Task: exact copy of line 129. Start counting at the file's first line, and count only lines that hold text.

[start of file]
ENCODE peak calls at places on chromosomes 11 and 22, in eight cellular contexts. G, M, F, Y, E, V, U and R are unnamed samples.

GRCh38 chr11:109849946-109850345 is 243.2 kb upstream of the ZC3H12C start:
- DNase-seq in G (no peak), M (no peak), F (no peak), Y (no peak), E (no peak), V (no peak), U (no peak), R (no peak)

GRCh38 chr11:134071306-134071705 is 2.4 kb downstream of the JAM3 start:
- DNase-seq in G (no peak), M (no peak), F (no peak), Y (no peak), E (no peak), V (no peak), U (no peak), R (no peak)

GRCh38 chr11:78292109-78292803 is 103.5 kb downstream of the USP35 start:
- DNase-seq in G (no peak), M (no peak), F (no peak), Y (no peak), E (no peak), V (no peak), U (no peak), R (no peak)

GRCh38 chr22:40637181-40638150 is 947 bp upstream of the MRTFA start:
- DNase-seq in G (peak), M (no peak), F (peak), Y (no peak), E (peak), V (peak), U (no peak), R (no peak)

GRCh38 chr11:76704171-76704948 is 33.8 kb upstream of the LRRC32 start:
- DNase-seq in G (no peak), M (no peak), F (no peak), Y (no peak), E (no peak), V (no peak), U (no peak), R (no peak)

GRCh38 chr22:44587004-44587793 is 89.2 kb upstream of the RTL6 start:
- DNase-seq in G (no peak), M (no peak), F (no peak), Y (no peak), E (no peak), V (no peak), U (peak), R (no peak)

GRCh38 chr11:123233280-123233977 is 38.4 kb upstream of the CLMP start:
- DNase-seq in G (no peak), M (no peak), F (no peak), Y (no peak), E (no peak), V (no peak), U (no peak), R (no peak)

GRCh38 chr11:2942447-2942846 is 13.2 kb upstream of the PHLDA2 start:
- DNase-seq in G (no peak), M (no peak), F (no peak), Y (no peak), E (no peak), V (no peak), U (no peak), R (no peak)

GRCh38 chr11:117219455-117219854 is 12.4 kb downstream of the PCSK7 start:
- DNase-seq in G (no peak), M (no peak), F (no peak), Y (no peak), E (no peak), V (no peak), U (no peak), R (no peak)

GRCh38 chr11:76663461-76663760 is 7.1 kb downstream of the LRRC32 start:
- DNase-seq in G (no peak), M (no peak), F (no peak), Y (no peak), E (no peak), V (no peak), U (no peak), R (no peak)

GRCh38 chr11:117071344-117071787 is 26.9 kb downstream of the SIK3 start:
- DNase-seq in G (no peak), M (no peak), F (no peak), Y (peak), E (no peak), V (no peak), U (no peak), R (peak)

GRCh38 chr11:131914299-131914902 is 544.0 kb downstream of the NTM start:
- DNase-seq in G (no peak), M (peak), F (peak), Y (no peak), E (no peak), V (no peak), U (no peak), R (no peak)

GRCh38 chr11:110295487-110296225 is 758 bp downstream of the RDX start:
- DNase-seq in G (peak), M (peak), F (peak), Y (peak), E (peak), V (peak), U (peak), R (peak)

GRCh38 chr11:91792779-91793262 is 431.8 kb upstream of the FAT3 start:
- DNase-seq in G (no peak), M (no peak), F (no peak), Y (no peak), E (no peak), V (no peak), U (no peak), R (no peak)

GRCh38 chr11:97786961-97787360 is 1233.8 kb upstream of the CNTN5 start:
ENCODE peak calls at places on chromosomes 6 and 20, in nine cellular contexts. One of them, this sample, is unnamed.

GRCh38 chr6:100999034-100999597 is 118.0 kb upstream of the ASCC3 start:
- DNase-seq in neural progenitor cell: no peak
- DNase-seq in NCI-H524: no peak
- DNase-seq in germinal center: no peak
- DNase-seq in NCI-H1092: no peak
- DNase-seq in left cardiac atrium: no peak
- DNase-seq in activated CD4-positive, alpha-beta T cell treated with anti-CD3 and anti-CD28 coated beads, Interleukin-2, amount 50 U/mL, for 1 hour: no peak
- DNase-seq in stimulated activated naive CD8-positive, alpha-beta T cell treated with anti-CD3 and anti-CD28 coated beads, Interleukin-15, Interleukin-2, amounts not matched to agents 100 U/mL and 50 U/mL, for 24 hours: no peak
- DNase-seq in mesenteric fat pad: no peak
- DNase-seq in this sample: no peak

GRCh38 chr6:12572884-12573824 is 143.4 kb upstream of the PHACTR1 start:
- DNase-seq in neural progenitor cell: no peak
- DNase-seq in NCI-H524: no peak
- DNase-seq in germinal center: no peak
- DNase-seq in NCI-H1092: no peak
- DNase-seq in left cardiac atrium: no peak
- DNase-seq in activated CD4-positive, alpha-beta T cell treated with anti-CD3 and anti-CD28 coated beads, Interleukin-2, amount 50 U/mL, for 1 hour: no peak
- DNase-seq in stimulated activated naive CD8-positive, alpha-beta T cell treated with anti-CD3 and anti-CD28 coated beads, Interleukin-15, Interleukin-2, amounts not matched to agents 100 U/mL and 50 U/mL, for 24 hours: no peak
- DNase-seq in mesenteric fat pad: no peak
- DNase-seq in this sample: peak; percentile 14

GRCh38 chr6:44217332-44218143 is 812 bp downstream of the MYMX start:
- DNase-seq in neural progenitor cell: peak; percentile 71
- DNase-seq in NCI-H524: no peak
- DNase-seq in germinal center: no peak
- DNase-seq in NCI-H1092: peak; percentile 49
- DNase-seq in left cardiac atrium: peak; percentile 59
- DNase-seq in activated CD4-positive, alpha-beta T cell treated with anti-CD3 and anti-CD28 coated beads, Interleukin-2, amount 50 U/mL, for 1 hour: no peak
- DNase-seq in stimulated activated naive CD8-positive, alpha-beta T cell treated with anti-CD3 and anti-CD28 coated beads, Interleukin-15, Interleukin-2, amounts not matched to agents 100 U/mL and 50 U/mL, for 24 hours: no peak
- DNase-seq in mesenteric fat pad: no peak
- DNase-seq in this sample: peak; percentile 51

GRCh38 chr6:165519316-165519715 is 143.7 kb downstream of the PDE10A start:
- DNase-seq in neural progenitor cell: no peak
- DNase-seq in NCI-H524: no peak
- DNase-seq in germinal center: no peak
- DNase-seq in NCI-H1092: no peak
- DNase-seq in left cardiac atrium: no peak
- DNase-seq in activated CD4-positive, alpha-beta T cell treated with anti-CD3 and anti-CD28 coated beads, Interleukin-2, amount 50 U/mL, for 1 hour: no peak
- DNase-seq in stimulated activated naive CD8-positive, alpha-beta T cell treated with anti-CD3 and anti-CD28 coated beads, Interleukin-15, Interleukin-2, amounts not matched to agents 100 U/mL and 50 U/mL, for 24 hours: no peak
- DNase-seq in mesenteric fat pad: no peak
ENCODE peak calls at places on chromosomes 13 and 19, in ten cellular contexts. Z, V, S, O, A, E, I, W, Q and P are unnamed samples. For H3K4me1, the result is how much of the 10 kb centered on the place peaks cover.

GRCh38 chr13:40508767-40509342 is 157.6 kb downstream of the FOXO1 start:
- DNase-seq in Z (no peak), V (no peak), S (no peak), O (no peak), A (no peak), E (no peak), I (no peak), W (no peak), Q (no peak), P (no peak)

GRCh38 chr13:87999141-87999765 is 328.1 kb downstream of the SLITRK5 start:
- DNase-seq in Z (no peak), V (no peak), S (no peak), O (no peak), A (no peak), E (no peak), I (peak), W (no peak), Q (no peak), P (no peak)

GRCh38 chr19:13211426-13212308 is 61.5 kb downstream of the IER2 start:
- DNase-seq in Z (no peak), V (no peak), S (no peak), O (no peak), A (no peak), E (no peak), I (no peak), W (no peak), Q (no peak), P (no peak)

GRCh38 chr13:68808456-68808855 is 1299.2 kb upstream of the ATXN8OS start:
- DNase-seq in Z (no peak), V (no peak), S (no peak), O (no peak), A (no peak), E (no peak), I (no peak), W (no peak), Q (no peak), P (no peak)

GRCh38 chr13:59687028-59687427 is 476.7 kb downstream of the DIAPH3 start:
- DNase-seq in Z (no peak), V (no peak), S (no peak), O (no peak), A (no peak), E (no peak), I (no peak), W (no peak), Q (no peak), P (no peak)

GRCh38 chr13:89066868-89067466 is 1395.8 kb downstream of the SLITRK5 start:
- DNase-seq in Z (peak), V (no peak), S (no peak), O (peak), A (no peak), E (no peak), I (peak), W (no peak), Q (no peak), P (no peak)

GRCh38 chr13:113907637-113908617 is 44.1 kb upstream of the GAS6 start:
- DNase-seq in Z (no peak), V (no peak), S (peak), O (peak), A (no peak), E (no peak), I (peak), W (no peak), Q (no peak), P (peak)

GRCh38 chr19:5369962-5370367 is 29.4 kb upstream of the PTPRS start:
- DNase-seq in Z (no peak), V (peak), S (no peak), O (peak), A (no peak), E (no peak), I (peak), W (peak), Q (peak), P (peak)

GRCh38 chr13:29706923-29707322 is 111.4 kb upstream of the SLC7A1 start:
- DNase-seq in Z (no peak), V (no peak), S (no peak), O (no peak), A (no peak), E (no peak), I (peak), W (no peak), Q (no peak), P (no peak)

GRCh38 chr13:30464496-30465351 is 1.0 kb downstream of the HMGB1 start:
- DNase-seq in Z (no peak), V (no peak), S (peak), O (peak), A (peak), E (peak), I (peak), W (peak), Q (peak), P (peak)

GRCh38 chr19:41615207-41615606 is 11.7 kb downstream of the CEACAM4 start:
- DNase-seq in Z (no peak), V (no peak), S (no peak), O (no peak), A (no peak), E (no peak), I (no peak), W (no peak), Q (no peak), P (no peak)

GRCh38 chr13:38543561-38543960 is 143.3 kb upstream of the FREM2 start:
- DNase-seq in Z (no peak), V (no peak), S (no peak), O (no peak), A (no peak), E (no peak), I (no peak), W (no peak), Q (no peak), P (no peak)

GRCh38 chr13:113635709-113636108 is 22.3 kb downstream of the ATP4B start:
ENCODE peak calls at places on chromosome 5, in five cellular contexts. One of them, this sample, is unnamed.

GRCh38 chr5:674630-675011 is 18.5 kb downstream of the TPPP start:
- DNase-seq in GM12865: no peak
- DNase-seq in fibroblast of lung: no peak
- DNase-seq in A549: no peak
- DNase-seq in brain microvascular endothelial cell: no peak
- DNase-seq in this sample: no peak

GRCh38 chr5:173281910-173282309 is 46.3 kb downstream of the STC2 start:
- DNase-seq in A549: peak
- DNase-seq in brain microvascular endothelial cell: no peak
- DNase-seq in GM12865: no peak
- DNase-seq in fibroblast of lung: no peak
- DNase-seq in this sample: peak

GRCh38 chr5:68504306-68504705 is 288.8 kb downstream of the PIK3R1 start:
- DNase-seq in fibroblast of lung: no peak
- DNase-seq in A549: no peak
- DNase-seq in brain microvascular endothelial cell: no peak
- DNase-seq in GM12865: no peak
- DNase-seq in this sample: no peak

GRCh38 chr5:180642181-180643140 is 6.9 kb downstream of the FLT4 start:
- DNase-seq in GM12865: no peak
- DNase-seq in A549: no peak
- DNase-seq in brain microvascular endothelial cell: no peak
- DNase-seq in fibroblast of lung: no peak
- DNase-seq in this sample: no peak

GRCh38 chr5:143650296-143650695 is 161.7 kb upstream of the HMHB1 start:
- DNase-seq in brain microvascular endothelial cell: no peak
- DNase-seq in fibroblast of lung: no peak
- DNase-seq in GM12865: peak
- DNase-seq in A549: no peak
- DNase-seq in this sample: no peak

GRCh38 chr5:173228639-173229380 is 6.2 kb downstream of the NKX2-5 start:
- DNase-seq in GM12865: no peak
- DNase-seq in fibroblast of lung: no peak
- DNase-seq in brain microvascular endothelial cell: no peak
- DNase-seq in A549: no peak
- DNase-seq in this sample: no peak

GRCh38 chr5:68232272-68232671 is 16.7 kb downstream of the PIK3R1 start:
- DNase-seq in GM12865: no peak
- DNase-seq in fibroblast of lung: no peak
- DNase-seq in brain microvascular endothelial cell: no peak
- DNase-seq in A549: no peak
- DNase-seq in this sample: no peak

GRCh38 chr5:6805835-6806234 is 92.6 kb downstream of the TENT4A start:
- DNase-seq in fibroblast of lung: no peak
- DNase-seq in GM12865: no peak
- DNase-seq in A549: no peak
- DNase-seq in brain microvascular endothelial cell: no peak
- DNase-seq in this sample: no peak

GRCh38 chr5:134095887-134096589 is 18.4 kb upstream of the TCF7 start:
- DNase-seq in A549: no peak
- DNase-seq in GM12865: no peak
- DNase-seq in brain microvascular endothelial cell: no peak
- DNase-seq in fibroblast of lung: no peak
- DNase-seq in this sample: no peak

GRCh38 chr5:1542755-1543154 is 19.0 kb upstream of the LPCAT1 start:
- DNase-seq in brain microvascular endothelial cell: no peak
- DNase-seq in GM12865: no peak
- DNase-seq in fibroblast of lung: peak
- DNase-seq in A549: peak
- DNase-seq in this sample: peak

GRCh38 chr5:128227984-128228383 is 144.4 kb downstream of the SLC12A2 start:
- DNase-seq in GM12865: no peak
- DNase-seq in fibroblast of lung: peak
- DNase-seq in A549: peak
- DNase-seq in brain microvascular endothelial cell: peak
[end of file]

- DNase-seq in GM12865: no peak